Nature-based solutions, such as ecological forest management, meadow restoration, and “regenerative" agricultural practices, can yield multiple benefits for people and ecosystems. Those benefits include climate emissions reduction and sequestration; protection of people, ecosystems, and public health; improvements in the quantity, quality, and timing of water supplies; maintenance and restoration of biodiversity; and more. While the benefits of nature-based solutions are substantial, their implementation requires innovative ways of thinking about land and resource management. For nature-based solutions to be successful, state climate policy leaders must work together across traditional silos of discipline and landscape types, and they need to embrace novel, integrated policies and funding sources. While more complex, nature-based solutions are powerful and necessary to meet the climate crisis.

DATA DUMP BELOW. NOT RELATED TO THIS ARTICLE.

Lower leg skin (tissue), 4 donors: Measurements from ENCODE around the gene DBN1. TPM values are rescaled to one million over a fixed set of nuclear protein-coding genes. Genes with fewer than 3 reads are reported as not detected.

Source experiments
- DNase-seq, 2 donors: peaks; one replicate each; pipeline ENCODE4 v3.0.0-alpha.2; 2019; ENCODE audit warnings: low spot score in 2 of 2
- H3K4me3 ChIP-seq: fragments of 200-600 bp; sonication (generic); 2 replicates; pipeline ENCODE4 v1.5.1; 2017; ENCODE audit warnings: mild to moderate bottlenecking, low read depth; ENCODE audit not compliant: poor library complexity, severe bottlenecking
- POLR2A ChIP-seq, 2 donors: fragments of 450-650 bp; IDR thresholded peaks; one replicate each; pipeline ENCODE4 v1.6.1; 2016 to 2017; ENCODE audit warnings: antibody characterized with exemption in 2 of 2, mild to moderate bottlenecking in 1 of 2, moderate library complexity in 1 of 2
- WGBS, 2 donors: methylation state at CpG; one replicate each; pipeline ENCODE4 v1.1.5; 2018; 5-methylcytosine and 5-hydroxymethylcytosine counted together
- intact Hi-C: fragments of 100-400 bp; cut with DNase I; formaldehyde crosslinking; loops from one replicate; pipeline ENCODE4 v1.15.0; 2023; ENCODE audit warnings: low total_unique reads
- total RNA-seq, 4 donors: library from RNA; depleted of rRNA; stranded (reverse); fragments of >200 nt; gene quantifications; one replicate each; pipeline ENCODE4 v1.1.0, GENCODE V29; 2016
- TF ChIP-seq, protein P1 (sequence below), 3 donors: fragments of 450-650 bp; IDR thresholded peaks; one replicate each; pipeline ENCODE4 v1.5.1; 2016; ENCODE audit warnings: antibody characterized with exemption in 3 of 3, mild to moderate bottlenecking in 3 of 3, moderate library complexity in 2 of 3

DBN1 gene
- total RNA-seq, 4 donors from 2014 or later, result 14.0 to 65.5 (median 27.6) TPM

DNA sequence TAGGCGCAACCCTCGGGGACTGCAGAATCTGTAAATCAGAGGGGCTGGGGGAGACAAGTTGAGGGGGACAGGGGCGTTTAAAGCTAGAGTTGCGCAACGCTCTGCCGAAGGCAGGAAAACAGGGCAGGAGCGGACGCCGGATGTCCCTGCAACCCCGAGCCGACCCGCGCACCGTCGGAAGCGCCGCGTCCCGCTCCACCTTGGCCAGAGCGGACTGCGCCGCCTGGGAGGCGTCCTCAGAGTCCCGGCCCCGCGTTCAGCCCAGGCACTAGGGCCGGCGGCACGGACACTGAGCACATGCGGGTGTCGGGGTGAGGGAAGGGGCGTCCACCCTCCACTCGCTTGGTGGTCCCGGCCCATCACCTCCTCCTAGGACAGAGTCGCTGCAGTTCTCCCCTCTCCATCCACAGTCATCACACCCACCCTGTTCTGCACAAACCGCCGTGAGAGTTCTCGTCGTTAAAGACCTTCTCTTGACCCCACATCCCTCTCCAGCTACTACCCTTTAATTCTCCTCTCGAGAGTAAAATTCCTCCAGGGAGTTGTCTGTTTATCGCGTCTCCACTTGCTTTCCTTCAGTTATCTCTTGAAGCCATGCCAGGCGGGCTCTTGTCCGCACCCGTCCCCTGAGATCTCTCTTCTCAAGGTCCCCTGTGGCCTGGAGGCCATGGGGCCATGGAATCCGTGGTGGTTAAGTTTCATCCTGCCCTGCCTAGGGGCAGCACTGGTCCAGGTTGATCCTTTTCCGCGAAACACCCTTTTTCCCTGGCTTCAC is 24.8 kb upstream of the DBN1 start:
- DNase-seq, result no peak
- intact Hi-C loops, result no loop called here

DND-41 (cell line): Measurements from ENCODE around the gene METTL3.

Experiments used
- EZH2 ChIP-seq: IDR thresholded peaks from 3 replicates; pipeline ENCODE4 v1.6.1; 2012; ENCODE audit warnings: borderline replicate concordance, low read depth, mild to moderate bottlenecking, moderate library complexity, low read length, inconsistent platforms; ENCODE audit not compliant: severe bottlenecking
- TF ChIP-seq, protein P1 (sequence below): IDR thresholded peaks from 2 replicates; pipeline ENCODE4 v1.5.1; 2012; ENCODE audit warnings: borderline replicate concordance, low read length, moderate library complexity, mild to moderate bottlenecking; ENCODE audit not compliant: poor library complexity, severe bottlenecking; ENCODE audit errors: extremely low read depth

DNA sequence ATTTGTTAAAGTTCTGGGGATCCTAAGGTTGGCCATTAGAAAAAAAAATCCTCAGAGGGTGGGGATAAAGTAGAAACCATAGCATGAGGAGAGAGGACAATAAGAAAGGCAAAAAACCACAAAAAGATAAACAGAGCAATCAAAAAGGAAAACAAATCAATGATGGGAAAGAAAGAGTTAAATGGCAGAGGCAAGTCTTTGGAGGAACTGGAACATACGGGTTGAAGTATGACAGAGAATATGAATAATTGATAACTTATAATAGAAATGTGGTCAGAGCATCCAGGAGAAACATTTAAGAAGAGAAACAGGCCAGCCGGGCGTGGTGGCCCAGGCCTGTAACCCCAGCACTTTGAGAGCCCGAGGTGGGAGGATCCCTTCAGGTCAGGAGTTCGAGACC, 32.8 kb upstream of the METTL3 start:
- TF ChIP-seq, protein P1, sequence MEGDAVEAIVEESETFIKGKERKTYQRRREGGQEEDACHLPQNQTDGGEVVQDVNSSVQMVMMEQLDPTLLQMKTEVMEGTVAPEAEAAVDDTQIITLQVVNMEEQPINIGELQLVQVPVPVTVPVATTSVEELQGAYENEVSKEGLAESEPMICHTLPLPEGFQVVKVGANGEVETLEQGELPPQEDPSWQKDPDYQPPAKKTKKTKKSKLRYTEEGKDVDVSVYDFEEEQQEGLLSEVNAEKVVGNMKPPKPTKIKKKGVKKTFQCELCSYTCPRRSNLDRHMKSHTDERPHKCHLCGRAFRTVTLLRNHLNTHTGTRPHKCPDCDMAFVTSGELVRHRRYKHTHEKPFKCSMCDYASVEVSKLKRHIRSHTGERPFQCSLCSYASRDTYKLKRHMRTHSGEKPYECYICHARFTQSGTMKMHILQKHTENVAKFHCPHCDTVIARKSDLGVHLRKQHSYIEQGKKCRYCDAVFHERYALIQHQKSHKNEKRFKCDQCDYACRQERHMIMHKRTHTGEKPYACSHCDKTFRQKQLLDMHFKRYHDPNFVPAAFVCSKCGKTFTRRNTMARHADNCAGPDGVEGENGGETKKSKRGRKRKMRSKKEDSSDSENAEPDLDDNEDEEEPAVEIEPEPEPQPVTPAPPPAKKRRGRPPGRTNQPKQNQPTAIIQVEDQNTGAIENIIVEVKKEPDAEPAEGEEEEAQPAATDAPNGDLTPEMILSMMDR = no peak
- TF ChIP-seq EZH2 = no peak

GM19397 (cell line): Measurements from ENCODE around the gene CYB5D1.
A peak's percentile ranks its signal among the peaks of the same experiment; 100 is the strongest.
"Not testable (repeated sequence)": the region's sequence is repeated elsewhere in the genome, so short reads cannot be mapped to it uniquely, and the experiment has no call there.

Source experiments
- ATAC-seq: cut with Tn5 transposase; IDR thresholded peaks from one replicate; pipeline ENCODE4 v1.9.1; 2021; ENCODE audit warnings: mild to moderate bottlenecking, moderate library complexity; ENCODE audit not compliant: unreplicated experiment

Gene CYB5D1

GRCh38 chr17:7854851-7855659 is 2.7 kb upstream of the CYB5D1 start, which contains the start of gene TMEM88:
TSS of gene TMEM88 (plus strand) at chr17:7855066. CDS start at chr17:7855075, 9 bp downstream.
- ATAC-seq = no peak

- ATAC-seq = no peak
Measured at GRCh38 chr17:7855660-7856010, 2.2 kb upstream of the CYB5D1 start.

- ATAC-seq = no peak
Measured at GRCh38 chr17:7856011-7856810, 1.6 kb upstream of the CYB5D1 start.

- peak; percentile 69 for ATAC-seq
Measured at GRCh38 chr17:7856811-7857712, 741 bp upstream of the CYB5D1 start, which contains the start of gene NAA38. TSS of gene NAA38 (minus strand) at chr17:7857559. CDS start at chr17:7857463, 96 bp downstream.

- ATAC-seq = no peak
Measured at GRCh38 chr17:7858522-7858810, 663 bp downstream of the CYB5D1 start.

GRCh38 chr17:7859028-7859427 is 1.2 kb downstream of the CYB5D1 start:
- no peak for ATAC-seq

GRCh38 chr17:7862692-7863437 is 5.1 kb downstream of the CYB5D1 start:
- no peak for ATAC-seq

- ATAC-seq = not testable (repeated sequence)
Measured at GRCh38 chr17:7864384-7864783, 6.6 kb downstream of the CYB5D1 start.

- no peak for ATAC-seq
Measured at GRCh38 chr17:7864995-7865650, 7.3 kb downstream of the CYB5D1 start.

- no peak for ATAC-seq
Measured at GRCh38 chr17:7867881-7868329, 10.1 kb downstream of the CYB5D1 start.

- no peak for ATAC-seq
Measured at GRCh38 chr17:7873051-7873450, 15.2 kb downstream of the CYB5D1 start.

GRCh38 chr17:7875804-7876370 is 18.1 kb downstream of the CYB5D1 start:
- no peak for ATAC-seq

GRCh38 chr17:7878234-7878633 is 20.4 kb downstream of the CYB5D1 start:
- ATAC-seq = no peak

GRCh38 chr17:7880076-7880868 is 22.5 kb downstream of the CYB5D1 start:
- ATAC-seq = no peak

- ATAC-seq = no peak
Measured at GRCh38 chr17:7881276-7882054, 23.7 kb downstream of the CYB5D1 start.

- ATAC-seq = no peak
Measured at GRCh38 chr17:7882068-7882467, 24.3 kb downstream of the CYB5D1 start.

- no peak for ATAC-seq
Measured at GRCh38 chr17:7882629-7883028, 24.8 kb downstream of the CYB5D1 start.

A report authored by Stanford’s Felicia Marcus examines how states are turning to nature in their efforts to combat climate change. Marcus, the William C. Landreth Visiting Fellow at Stanford’s Water in the West program, is an attorney and water policy expert who has worked on water-related management and policy issues at the federal, state and local levels. In the documents below, Marcus explores the status of state policies advocating nature-based solutions, such as restoring beaver habitat to enhance water supplies, reduce the severity of forest fires, and sequester carbon, in Colorado River Basin states.
Reports and Briefs: